I4ve gone the same way as Dick and is now using HC110-D and FP4, developing in trays. I still feel there could be a little more compensating effect and have to say, Pats response was impressive. What is the difference between PMK and pyro-stain? Is pyro generally commercial available?
-- Jan Eerala (firstname.lastname@example.org), June 23, 1999.
Go ahead and use T-max sheets if you want. It is a good film just be sure you give it plenty of exposure. I use the 400 and it is a good film. But if you are going to process T-max I would stay away from the T-max developers and go with HC110 or Ilford or Agfa or something benign. If you haven't calibrated you personal film speed or normal processing times with T-max materials then go with the easy forgiving materials. You can't go wrong. T-max sheets have a tendency to become contrasty with too much agitation. You can blow out the highlights really fast if you're not careful. If you have hangers which is the way I go then make sure when you agitate that you don't try to kill it. Just do it gently. 1 min. presoak with lots of agitation which is where you get rid of any air bells. Start developing 15 secs initial agitation followed by pulling it out slowly one time tipping one way then another once every 60 secs. If I remember right it is 5 mins 30 secs HC110 dil B in a large tank. The 5 secs every 30 secs is for roll film. Use a very dilute stop bath for 30 secs to keep pinholes from developing in the emulsion as you are only changing the pH of the developer on the surface of the film . The developer in the emulsion will become exhausted and the acid fixer will complete the task anyway. Then 3 mins in any kind of fix. The longer you leave it in the fix the longer it takes to wash the fixer out. Remember that the emulsion isn't very thick and and in fact acts just like RC paper only quicker. The emulsion is washed free of fix rather quickly. Rinse quickly to remove excess fix then right into hypo clearing solution for 2 mins and final rinse for 5 mins with just a dash of photoflow. I've used an even breifer regimen than this and my negs are still clear and fresh after 5 years with no fogging or aging. As far as pyro, I would hold off on using it until you go up to the high desert and get some instruction from the pros. It's nasty stuff and expensive to boot. Nice stuff when you know how to use it. James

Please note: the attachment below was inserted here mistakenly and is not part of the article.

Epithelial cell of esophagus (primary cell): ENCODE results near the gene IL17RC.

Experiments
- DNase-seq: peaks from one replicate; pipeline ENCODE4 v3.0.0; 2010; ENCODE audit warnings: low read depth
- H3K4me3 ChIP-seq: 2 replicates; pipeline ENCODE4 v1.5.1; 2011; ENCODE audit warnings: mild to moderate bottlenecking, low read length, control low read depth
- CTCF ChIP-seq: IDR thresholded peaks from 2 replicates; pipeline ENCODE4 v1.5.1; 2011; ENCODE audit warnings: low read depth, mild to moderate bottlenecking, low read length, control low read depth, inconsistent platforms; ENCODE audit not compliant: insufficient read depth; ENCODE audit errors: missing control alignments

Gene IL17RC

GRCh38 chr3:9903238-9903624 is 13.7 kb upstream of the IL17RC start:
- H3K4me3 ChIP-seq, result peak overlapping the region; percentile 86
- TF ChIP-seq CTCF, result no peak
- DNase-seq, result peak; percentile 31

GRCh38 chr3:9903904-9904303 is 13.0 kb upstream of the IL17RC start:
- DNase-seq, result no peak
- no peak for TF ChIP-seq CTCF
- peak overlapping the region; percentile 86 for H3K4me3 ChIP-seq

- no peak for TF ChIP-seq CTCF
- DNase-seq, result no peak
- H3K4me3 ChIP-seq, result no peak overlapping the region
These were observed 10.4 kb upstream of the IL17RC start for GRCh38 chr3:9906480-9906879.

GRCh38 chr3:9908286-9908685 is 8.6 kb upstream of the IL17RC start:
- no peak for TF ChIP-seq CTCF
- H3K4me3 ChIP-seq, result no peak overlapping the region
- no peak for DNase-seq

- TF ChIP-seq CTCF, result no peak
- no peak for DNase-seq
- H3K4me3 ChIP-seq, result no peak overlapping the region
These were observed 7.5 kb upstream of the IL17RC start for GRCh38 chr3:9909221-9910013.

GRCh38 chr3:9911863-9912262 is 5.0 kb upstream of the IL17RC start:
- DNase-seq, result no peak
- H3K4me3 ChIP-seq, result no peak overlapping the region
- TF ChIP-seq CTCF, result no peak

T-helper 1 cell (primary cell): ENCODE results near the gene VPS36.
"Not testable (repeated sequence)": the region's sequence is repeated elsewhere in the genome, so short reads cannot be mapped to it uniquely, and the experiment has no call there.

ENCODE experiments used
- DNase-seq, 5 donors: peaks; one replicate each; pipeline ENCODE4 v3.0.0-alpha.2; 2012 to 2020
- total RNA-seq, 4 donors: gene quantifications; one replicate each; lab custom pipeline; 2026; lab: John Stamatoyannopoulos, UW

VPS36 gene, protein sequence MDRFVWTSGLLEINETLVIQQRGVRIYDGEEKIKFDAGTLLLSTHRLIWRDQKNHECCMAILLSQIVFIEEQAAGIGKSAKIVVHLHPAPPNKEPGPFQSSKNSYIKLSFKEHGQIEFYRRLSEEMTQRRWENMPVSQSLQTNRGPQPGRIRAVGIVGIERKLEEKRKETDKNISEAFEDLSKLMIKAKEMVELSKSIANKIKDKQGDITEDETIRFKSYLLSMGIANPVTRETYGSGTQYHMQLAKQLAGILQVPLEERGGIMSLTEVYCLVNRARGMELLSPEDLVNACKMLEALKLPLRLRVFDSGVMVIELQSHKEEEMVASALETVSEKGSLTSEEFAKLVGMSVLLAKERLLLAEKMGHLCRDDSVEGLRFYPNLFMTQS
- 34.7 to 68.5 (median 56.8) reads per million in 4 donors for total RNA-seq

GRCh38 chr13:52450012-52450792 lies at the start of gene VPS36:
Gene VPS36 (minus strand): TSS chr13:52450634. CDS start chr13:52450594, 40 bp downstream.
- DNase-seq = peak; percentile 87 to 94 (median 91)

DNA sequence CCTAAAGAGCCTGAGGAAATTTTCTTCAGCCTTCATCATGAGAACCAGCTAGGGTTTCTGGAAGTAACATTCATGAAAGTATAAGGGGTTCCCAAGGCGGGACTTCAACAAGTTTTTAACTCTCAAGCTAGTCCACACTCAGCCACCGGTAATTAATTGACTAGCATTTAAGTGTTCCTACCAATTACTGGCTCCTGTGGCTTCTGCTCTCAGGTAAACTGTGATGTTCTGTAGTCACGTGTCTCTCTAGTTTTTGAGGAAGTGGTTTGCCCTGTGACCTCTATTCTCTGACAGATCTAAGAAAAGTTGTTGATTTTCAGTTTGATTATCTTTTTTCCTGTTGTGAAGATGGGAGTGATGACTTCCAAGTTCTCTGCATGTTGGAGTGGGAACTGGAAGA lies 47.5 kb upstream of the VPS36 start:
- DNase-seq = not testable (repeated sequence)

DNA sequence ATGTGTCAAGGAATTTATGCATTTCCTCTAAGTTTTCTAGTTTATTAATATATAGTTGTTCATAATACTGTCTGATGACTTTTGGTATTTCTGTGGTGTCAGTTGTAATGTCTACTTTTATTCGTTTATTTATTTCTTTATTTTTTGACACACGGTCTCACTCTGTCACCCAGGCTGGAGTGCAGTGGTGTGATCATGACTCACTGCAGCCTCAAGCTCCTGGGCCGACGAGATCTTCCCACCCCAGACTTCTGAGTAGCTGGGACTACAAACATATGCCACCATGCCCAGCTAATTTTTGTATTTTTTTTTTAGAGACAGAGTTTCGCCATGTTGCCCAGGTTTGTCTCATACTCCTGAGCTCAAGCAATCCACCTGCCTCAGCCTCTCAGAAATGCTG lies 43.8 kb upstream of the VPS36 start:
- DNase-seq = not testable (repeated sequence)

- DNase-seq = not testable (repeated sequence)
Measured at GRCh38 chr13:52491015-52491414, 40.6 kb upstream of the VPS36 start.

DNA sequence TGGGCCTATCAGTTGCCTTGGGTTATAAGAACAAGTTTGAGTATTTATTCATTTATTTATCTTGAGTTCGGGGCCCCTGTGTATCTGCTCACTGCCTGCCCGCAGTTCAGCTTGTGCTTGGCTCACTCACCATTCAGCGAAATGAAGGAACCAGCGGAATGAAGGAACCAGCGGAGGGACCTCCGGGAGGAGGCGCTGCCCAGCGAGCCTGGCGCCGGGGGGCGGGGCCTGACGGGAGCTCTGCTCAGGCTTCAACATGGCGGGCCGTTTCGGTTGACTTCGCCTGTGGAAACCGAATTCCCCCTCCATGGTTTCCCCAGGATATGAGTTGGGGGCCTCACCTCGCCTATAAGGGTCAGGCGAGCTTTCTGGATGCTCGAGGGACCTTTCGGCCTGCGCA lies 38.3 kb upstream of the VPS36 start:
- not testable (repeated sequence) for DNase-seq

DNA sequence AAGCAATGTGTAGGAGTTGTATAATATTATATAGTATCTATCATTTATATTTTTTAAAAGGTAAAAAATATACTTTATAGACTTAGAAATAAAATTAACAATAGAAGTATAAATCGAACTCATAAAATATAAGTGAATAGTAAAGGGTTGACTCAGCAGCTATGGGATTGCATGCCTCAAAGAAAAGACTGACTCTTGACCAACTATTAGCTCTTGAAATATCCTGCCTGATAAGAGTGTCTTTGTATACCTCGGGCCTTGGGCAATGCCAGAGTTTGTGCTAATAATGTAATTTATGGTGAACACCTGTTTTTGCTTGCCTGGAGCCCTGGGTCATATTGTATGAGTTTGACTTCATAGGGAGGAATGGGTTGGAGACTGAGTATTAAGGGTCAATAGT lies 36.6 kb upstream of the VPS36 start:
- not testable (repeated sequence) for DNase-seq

-- james (email@example.com), June 24, 1999.
Oh yeah. As for getting your timer to glow in the dark brighter and longer, just stick it under an incandescent light for 5 mins. The closer the better. I put mine about 10" away and it stays lit for hours. James